At the same time, however, Democratic Institutions Minister Maryam Monsef said the government would not move forward on electoral reform without the broad support of Canadians.

By the end of this month, a parliamentary committee on electoral reform will issue its report. Around the same time, you should be receiving a postcard from the Liberal government – asking you to visit a website and tell it what you think about electoral reform. This file is moving toward some kind of conclusion, though what the government wants to do – and more importantly, what Canadians want – remains unclear.

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Which brings us back to Prince Edward Island, and the way forward for Canada. PEI recently conducted a non-binding plebiscite on electoral reform of its legislature. Voters were asked to choose among five options, including the status quo. The voting system used in the plebiscite contained several innovations: 16- and 17-year-olds were allowed to vote, and it was possible to vote online or by phone.

The result is – well, it's complicated. The plebiscite used preferential ballots, which means voters were asked to rank the ballot options from first to last, rather than just making one "X." The vote was tallied using what is known as instant run-off voting. Mixed-member proportional representation won in the fourth round, with 52.4 per cent of the vote. The status quo of the first-past-the-post system came second, with 42.8 per cent support. (Preferential balloting, the system used by the plebiscite, was the second least popular choice.)

However, despite making it easier than ever for people to vote – online voting was not only available but open for more than a week – turnout was just 36.5 per cent. This in a province where turnout is typically over 80 per cent. And the victory for mixed-member proportional representation was slim, and only secured because it was the second, third or fourth choice of some voters. In fact, if the vote had been counted according to first-past-the-post, first-past-the-post would have won. It received the most first-place votes.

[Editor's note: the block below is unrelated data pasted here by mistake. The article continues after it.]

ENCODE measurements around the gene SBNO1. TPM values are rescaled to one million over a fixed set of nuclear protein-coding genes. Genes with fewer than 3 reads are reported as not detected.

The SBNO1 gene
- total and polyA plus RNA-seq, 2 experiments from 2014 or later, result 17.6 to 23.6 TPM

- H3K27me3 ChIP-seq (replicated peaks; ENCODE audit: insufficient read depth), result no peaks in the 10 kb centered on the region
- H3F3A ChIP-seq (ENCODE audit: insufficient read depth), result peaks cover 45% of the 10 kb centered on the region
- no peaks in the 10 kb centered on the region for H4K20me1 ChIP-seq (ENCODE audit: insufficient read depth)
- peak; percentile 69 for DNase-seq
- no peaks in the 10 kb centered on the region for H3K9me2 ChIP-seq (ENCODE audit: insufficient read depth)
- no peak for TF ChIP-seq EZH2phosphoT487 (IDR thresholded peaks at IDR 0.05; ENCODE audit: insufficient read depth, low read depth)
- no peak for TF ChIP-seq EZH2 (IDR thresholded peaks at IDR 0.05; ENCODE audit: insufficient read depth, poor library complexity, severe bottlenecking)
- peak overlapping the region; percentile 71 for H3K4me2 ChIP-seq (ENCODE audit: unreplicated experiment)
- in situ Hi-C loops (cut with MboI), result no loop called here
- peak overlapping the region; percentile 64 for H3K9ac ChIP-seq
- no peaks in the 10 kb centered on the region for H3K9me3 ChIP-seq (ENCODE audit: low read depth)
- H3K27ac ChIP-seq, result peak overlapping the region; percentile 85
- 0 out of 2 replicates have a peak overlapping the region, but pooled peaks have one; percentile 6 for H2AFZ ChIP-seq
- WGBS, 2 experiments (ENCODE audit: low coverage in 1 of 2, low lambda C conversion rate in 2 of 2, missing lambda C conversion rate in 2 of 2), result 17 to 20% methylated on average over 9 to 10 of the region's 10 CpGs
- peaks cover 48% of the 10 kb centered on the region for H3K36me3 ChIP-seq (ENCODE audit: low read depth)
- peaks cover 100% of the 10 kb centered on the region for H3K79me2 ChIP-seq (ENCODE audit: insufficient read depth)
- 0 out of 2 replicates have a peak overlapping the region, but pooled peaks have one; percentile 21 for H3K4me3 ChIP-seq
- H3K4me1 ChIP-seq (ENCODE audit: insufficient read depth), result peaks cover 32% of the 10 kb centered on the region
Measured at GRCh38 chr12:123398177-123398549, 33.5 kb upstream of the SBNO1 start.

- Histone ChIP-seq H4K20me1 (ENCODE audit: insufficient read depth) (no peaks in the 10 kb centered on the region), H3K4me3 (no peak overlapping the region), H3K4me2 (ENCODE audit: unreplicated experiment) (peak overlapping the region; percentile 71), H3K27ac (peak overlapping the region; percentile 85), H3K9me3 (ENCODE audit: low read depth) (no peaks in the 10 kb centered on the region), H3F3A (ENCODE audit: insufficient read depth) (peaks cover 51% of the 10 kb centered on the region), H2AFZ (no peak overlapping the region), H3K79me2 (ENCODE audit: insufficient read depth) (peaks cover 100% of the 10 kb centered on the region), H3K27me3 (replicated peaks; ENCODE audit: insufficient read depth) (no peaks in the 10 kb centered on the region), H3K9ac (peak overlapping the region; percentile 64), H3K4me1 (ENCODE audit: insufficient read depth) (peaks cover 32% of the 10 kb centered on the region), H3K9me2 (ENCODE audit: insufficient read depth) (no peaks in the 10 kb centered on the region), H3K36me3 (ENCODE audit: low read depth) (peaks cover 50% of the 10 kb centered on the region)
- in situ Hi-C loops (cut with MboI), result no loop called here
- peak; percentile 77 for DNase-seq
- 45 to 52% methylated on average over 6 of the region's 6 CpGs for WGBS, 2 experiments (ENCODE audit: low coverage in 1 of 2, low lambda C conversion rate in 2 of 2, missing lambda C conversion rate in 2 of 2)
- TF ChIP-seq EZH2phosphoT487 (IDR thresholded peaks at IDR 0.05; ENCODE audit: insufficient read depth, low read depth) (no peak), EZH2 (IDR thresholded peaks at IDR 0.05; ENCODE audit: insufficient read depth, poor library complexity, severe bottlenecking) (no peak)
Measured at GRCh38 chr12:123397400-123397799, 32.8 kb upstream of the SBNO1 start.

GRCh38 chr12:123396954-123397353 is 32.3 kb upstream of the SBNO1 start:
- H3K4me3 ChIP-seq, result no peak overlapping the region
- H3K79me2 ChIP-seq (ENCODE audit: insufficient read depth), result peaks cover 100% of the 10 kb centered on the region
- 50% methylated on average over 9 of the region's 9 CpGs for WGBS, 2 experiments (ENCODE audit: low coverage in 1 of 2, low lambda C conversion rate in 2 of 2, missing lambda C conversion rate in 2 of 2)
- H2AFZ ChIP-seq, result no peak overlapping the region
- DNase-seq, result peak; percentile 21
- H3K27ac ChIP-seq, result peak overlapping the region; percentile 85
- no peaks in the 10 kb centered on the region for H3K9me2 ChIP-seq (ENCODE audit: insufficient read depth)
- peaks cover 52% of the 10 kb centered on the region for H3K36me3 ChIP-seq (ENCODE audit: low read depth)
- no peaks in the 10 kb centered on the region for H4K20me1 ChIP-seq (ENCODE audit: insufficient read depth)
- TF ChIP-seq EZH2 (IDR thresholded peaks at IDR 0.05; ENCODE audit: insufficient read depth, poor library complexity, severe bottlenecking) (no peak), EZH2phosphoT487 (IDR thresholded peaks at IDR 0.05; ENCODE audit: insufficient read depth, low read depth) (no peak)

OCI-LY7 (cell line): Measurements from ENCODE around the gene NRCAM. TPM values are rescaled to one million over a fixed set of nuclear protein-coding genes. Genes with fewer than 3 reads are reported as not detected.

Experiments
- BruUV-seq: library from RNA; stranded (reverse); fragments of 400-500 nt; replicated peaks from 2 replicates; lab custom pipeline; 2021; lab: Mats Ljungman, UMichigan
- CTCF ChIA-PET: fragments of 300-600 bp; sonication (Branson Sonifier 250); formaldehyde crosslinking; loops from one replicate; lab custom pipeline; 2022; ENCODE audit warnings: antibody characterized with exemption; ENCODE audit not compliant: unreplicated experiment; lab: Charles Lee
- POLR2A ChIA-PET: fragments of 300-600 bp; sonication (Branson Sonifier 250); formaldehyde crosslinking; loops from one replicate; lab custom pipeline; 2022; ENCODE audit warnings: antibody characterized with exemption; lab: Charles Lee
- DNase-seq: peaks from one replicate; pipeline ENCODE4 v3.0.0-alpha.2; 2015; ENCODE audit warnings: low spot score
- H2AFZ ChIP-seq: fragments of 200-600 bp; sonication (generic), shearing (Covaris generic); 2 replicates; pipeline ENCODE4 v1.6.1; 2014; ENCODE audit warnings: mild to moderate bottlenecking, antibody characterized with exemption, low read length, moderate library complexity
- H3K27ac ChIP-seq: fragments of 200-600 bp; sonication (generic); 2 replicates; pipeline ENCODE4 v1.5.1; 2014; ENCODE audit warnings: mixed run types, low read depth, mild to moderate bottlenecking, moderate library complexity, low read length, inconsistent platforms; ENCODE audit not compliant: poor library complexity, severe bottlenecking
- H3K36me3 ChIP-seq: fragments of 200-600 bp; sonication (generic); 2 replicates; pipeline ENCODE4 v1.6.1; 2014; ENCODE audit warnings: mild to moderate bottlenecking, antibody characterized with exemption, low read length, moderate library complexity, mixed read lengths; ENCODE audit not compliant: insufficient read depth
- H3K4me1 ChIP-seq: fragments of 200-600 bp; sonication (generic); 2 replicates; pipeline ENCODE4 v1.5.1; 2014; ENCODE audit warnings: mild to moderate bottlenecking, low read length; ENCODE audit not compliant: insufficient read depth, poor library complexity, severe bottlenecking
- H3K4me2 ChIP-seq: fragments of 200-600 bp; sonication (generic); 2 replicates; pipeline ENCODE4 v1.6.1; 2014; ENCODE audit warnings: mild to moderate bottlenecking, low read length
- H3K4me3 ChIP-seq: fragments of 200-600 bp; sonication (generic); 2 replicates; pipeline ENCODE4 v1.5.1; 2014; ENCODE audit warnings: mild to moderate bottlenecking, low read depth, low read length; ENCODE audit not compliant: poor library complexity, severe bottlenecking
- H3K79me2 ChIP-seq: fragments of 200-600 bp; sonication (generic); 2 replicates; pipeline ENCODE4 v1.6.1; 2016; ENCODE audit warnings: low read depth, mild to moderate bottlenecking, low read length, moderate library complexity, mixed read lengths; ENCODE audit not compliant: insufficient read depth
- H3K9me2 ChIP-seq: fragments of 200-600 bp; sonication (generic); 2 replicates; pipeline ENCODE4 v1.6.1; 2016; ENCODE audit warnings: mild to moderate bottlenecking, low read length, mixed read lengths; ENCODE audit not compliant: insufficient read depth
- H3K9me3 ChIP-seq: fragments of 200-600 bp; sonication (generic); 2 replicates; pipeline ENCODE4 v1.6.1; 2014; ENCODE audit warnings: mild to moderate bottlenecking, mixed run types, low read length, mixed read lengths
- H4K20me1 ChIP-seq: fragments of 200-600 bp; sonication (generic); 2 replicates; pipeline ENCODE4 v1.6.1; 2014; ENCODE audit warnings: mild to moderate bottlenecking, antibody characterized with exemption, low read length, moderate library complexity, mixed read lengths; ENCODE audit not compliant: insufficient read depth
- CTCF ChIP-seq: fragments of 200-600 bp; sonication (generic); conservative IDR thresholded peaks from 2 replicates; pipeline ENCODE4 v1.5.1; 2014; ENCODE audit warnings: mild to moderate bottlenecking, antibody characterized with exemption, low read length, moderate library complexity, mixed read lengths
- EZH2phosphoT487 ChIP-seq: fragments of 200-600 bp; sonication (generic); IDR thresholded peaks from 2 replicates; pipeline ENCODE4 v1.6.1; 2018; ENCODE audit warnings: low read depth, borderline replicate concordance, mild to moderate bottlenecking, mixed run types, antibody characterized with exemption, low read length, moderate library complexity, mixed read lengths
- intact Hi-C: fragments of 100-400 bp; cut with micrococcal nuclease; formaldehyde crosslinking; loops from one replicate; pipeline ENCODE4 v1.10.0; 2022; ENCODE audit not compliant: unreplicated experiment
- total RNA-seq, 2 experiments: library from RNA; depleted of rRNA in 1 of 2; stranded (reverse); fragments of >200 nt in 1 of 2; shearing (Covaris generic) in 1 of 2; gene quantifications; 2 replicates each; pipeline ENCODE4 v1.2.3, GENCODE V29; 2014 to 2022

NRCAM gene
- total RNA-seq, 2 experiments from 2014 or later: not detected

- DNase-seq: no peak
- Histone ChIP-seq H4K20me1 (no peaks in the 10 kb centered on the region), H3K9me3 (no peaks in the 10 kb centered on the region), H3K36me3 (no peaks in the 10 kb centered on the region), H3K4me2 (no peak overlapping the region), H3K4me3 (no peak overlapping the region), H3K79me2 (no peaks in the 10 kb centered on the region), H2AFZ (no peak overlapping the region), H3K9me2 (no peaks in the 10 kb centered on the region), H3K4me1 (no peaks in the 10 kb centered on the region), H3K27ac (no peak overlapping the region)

In the past decade and a half, Ontario and British Columbia have both conducted referendums on electoral reform, and both – correctly – insisted that change needed to be approved by something more than a simple majority. Both provinces kept the status quo after failing to secure that level of popular support. PEI Premier Wade MacLauchlan said that, in his province, the extremely low turnout and the lack of consensus among those few who voted means that "it is doubtful whether these results can be said to constitute a clear expression of the will of Prince Edward Islanders."

PEI may hold a binding referendum on the issue in conjunction with the next provincial election.

The bottom line is that PEI has got it right, or at least far more right than the federal government has so far. The people must be asked to choose. The status quo must be an option. And change must be possible – but only if a supermajority of the people clearly want it.